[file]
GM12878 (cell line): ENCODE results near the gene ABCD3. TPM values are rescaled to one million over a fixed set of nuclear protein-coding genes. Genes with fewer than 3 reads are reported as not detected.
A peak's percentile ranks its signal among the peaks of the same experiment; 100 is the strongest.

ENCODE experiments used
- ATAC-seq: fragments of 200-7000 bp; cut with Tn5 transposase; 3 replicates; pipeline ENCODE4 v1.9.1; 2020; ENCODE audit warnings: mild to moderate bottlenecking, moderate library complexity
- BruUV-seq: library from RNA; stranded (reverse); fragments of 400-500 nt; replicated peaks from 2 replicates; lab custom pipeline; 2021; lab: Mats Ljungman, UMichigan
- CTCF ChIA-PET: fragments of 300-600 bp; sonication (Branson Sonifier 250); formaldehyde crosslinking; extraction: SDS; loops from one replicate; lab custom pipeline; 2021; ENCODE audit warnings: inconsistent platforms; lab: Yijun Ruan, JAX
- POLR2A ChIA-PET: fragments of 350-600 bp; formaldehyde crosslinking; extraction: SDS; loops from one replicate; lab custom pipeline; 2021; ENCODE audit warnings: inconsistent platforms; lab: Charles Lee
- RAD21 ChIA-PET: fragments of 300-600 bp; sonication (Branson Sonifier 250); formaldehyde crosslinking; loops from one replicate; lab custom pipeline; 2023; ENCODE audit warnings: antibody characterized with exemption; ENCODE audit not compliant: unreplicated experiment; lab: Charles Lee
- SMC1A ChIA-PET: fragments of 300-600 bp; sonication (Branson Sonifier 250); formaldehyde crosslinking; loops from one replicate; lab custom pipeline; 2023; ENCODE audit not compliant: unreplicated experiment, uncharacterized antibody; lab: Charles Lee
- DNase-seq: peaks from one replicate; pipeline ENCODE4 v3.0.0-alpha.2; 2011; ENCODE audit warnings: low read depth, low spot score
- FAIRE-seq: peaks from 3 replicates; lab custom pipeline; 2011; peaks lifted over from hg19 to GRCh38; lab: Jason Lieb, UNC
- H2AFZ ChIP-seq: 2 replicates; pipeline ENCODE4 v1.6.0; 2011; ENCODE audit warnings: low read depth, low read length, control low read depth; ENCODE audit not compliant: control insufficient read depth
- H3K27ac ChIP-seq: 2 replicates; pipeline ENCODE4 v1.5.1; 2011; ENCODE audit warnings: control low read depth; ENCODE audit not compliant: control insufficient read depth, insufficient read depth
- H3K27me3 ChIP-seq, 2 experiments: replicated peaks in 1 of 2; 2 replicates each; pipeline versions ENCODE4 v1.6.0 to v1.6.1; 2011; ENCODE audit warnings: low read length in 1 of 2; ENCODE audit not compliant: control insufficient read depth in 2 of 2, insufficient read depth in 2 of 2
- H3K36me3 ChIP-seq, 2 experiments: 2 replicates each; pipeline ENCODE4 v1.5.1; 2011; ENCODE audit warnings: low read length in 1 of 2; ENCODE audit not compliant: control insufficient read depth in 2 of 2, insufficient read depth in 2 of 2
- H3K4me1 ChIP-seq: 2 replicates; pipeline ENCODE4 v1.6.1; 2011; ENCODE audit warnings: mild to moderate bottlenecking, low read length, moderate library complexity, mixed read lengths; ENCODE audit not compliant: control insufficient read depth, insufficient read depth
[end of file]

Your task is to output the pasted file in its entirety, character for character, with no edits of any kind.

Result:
GM12878 (cell line): ENCODE results near the gene ABCD3. TPM values are rescaled to one million over a fixed set of nuclear protein-coding genes. Genes with fewer than 3 reads are reported as not detected.
A peak's percentile ranks its signal among the peaks of the same experiment; 100 is the strongest.

ENCODE experiments used
- ATAC-seq: fragments of 200-7000 bp; cut with Tn5 transposase; 3 replicates; pipeline ENCODE4 v1.9.1; 2020; ENCODE audit warnings: mild to moderate bottlenecking, moderate library complexity
- BruUV-seq: library from RNA; stranded (reverse); fragments of 400-500 nt; replicated peaks from 2 replicates; lab custom pipeline; 2021; lab: Mats Ljungman, UMichigan
- CTCF ChIA-PET: fragments of 300-600 bp; sonication (Branson Sonifier 250); formaldehyde crosslinking; extraction: SDS; loops from one replicate; lab custom pipeline; 2021; ENCODE audit warnings: inconsistent platforms; lab: Yijun Ruan, JAX
- POLR2A ChIA-PET: fragments of 350-600 bp; formaldehyde crosslinking; extraction: SDS; loops from one replicate; lab custom pipeline; 2021; ENCODE audit warnings: inconsistent platforms; lab: Charles Lee
- RAD21 ChIA-PET: fragments of 300-600 bp; sonication (Branson Sonifier 250); formaldehyde crosslinking; loops from one replicate; lab custom pipeline; 2023; ENCODE audit warnings: antibody characterized with exemption; ENCODE audit not compliant: unreplicated experiment; lab: Charles Lee
- SMC1A ChIA-PET: fragments of 300-600 bp; sonication (Branson Sonifier 250); formaldehyde crosslinking; loops from one replicate; lab custom pipeline; 2023; ENCODE audit not compliant: unreplicated experiment, uncharacterized antibody; lab: Charles Lee
- DNase-seq: peaks from one replicate; pipeline ENCODE4 v3.0.0-alpha.2; 2011; ENCODE audit warnings: low read depth, low spot score
- FAIRE-seq: peaks from 3 replicates; lab custom pipeline; 2011; peaks lifted over from hg19 to GRCh38; lab: Jason Lieb, UNC
- H2AFZ ChIP-seq: 2 replicates; pipeline ENCODE4 v1.6.0; 2011; ENCODE audit warnings: low read depth, low read length, control low read depth; ENCODE audit not compliant: control insufficient read depth
- H3K27ac ChIP-seq: 2 replicates; pipeline ENCODE4 v1.5.1; 2011; ENCODE audit warnings: control low read depth; ENCODE audit not compliant: control insufficient read depth, insufficient read depth
- H3K27me3 ChIP-seq, 2 experiments: replicated peaks in 1 of 2; 2 replicates each; pipeline versions ENCODE4 v1.6.0 to v1.6.1; 2011; ENCODE audit warnings: low read length in 1 of 2; ENCODE audit not compliant: control insufficient read depth in 2 of 2, insufficient read depth in 2 of 2
- H3K36me3 ChIP-seq, 2 experiments: 2 replicates each; pipeline ENCODE4 v1.5.1; 2011; ENCODE audit warnings: low read length in 1 of 2; ENCODE audit not compliant: control insufficient read depth in 2 of 2, insufficient read depth in 2 of 2
- H3K4me1 ChIP-seq: 2 replicates; pipeline ENCODE4 v1.6.1; 2011; ENCODE audit warnings: mild to moderate bottlenecking, low read length, moderate library complexity, mixed read lengths; ENCODE audit not compliant: control insufficient read depth, insufficient read depth